Information Systems

Tech Talk

  • Wrapping Up: Last Tech Talk for 15-16 School Year

    Posted June 2, 2016

    I’m not sure how to sum up a year like this. “Nantucket sleigh ride” probably comes closest. With no whales in the Great Lakes, this term may be unfamiliar to some of you. If so, visit here.

    It was a wild ride indeed, going back to all the moves last summer (including ours), the opening of Gordon Parks Arts Hall, welcoming many new faculty and staff, the endless meetings with contractors and construction team members, developing new policies and practices around our expanded Historic Campus, hiring a building manger for Parks, managing dozens of events, completing 2,004 support tickets, and all with an eye toward the work ahead this summer. The workload has been fierce, as it has been for so many others during this time of profound change, and I would be lying if I said we’d experienced no wear and tear. However, we are all still here (even if Allen is leaving soon), and still looking forward to the challenges ahead - and there are many.

    On behalf of the whole IS team, let me say thanks to all of you for your support, encouragement, cooperation and patience as we set some new records for doing things we’ve never done before. Special thanks to Tony Wilson, Joe Wachowski, Scott Griffin and the rest of the operations team for stepping up every day (and night too many times), as well as the Finance and Operations team: Christopher Jones, Kellyn Gawel, Brian Lipinski, Paul Gunty, Martha Baggetto, Ned Reece, Brent LaRowe, and Paul Gunty. Without these folks, IS would not be able to do what we need to do.

    Just a note that IS will no longer be in the former band room after next weekend. We’ll be moving to N110 in Gordon Parks Hall starting the afternoon of June 10 and through the rest of that weekend. We will be moved in and ready to work from that space on Monday, June 13.

    Best wishes to all for a joyful summer.

    —Curt Lieneck

  • Computing and A/V Capital Expenditure Updates

    Posted June 2, 2016
    Due to unexpected pressure on the capital budget for next year, it will take me longer than I had hoped to finalize decisions on computing and a/v requests. That is not to say that no decisions have been made. Some items have been approved, and others declined, but the majority of requests are still pending.

    All requestors will hear from me before the end of school indicating one of those three status options: approved, declined, or pending. As I see the process through to the end, I will notify requestors as pending requests are resolved. I regret the delay in processing requests, but in this instance it’s simply unavoidable. Thank you for your patience. —Curt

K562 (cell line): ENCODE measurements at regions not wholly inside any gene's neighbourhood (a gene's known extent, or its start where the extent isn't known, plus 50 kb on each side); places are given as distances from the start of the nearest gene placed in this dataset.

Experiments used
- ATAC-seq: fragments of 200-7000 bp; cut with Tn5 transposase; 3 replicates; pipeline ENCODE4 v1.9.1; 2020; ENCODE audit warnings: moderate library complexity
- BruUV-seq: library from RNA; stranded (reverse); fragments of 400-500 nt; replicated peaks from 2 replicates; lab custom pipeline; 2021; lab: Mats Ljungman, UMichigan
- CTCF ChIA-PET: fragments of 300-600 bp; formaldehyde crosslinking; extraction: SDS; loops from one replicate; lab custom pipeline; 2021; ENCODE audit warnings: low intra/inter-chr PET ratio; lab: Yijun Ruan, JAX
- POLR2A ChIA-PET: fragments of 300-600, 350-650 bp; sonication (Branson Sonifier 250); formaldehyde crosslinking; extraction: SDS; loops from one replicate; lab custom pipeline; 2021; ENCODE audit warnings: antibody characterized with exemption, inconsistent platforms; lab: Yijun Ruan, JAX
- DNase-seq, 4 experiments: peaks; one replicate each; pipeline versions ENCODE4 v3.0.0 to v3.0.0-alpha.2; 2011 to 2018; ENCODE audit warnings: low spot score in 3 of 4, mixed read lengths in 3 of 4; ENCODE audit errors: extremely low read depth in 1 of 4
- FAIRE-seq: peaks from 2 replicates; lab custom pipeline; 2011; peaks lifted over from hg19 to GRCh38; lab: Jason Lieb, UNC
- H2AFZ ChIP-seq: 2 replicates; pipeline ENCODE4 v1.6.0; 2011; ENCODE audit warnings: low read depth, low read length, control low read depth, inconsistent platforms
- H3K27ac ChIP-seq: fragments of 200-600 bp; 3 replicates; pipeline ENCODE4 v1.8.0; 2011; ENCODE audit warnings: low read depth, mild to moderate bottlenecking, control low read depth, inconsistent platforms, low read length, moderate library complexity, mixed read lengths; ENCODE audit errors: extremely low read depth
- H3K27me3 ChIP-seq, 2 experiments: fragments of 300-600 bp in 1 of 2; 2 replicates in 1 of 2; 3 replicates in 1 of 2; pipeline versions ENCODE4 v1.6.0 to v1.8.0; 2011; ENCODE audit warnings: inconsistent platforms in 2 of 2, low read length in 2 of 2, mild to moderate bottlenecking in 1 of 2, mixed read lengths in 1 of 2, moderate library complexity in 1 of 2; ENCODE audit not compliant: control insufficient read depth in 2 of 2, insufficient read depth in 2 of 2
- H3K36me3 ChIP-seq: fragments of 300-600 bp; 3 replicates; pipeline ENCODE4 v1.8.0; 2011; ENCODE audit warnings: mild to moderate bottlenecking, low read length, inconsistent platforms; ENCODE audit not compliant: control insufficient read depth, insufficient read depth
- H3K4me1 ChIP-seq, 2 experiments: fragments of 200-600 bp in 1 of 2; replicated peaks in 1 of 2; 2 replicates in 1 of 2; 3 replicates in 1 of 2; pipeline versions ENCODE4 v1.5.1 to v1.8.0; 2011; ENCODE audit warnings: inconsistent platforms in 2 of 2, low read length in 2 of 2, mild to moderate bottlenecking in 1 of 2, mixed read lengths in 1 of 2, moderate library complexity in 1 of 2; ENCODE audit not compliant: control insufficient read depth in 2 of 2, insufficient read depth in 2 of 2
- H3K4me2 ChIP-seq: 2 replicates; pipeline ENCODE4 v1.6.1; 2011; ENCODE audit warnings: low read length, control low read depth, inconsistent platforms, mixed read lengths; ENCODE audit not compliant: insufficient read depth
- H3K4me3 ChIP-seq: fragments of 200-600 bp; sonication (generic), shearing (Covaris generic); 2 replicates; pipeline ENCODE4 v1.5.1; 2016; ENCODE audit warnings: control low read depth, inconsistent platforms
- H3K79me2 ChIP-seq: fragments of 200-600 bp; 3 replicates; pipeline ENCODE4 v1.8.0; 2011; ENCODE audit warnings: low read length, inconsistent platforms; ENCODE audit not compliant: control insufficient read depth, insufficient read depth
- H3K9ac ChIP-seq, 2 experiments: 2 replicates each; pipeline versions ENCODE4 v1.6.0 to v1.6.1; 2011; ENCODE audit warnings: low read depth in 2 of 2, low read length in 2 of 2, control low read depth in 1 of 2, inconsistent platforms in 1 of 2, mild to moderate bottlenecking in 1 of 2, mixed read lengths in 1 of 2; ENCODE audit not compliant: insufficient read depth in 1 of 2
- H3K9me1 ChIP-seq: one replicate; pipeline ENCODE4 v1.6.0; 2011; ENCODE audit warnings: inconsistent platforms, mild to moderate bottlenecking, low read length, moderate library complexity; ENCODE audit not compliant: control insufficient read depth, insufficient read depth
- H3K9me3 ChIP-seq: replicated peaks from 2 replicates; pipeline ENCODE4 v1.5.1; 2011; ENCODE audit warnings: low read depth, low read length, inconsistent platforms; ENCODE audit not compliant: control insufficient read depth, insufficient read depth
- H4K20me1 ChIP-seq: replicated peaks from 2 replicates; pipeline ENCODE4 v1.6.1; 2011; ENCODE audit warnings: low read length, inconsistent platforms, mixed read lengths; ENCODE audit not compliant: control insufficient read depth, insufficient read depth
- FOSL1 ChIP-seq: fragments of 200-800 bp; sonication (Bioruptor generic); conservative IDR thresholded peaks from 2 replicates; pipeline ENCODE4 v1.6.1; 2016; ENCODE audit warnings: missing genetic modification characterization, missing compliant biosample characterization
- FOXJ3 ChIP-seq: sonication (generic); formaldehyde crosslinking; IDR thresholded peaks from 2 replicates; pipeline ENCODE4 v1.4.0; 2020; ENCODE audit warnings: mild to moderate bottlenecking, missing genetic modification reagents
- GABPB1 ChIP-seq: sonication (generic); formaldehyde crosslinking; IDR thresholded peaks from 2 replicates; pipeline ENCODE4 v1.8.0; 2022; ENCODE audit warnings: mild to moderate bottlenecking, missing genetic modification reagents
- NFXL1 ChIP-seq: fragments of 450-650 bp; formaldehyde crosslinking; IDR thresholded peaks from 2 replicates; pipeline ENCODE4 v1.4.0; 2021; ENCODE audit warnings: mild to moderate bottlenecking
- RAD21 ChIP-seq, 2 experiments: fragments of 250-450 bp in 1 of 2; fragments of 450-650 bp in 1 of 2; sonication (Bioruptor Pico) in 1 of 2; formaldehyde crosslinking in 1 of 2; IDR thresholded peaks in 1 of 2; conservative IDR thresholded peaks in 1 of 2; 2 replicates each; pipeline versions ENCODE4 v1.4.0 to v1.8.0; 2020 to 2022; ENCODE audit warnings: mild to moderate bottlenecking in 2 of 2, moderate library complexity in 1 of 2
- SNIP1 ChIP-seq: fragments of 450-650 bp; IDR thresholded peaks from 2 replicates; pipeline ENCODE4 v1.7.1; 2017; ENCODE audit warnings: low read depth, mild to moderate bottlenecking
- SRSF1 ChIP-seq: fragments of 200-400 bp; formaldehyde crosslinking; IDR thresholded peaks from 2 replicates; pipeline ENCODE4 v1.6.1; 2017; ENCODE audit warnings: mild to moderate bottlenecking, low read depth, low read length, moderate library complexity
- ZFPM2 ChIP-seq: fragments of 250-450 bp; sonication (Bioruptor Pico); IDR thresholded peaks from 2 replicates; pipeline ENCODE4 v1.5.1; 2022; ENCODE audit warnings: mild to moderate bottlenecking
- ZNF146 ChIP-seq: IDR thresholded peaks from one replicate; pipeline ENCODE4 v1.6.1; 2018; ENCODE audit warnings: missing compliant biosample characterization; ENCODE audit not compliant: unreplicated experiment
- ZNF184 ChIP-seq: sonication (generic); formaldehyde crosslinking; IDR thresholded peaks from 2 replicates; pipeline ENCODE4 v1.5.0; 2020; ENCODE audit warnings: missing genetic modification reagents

• Typical Year End Reminders

    Posted June 2, 2016
    Summer is the most active time for equipment thefts on campus. You can help prevent them.

    Please take a moment to think through how you will secure technology assets assigned to you once you depart for the summer. Cameras, iPods, iPads, headphones, and other highly portable gear should be stored under lock and key. Log out of user accounts on computers in your office or classroom. Turn off audiovisual systems. Take time to back up important files to the file server. If you are among those moving to different spaces over the summer, be sure IS gets your highly portable devices for safe storage; larger items like desktop computers and printers will be taken care of as part of the moving process. Of course, IS is happy to store items for you. Just bring items to our office and we'll label and store them in alarmed spaces.

    Summer travelers will be wise to take appropriate security precautions with school-owned laptops. NEVER place your laptop in checked baggage and never leave your laptop in a hot car. Don't conduct sensitive personal transactions on public wi-fi networks, and be mindful of your surroundings. It only takes a split second for your laptop to disappear. If you are leaving your laptop at home while you travel, find a safe, out-of-the-way place to conceal it under lock and key; historically, the highest number of school laptop thefts have occurred during home break-ins.
  • Technology...It’s for the Birds

    Posted May 20, 2016